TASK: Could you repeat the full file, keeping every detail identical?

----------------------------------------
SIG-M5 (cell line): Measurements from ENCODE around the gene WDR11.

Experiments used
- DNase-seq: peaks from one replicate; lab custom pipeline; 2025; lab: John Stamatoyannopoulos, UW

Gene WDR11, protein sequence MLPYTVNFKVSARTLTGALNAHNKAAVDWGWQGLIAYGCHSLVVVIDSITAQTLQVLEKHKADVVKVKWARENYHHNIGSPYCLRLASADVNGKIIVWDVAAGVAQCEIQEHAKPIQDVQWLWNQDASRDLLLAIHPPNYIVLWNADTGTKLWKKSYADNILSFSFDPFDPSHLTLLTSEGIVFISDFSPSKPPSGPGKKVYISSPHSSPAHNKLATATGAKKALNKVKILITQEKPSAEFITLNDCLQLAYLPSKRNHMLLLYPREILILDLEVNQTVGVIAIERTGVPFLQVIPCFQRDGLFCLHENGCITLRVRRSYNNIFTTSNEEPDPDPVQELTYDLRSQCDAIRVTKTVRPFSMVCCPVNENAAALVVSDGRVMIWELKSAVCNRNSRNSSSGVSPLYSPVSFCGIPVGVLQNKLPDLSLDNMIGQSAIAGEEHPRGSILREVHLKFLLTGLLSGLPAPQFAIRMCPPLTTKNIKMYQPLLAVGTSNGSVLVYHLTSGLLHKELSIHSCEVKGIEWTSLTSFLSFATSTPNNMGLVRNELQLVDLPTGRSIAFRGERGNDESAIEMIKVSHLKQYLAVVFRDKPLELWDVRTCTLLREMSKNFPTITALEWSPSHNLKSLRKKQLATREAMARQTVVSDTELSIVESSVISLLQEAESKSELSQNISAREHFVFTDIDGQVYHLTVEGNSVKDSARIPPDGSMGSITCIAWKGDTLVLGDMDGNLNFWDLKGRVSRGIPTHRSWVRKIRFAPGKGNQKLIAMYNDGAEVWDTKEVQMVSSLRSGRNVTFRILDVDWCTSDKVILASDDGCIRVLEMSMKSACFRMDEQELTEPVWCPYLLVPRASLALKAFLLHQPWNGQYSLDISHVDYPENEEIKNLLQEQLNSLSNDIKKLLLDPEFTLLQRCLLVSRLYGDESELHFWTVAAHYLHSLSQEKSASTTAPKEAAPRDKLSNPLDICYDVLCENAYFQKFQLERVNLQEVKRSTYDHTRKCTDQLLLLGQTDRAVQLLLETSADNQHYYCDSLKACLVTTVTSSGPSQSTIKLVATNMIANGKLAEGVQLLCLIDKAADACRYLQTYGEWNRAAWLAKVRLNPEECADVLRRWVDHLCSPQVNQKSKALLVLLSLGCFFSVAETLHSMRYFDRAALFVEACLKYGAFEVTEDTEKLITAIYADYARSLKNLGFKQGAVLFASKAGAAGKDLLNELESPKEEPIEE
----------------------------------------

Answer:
SIG-M5 (cell line): Measurements from ENCODE around the gene WDR11.

Experiments used
- DNase-seq: peaks from one replicate; lab custom pipeline; 2025; lab: John Stamatoyannopoulos, UW

Gene WDR11, protein sequence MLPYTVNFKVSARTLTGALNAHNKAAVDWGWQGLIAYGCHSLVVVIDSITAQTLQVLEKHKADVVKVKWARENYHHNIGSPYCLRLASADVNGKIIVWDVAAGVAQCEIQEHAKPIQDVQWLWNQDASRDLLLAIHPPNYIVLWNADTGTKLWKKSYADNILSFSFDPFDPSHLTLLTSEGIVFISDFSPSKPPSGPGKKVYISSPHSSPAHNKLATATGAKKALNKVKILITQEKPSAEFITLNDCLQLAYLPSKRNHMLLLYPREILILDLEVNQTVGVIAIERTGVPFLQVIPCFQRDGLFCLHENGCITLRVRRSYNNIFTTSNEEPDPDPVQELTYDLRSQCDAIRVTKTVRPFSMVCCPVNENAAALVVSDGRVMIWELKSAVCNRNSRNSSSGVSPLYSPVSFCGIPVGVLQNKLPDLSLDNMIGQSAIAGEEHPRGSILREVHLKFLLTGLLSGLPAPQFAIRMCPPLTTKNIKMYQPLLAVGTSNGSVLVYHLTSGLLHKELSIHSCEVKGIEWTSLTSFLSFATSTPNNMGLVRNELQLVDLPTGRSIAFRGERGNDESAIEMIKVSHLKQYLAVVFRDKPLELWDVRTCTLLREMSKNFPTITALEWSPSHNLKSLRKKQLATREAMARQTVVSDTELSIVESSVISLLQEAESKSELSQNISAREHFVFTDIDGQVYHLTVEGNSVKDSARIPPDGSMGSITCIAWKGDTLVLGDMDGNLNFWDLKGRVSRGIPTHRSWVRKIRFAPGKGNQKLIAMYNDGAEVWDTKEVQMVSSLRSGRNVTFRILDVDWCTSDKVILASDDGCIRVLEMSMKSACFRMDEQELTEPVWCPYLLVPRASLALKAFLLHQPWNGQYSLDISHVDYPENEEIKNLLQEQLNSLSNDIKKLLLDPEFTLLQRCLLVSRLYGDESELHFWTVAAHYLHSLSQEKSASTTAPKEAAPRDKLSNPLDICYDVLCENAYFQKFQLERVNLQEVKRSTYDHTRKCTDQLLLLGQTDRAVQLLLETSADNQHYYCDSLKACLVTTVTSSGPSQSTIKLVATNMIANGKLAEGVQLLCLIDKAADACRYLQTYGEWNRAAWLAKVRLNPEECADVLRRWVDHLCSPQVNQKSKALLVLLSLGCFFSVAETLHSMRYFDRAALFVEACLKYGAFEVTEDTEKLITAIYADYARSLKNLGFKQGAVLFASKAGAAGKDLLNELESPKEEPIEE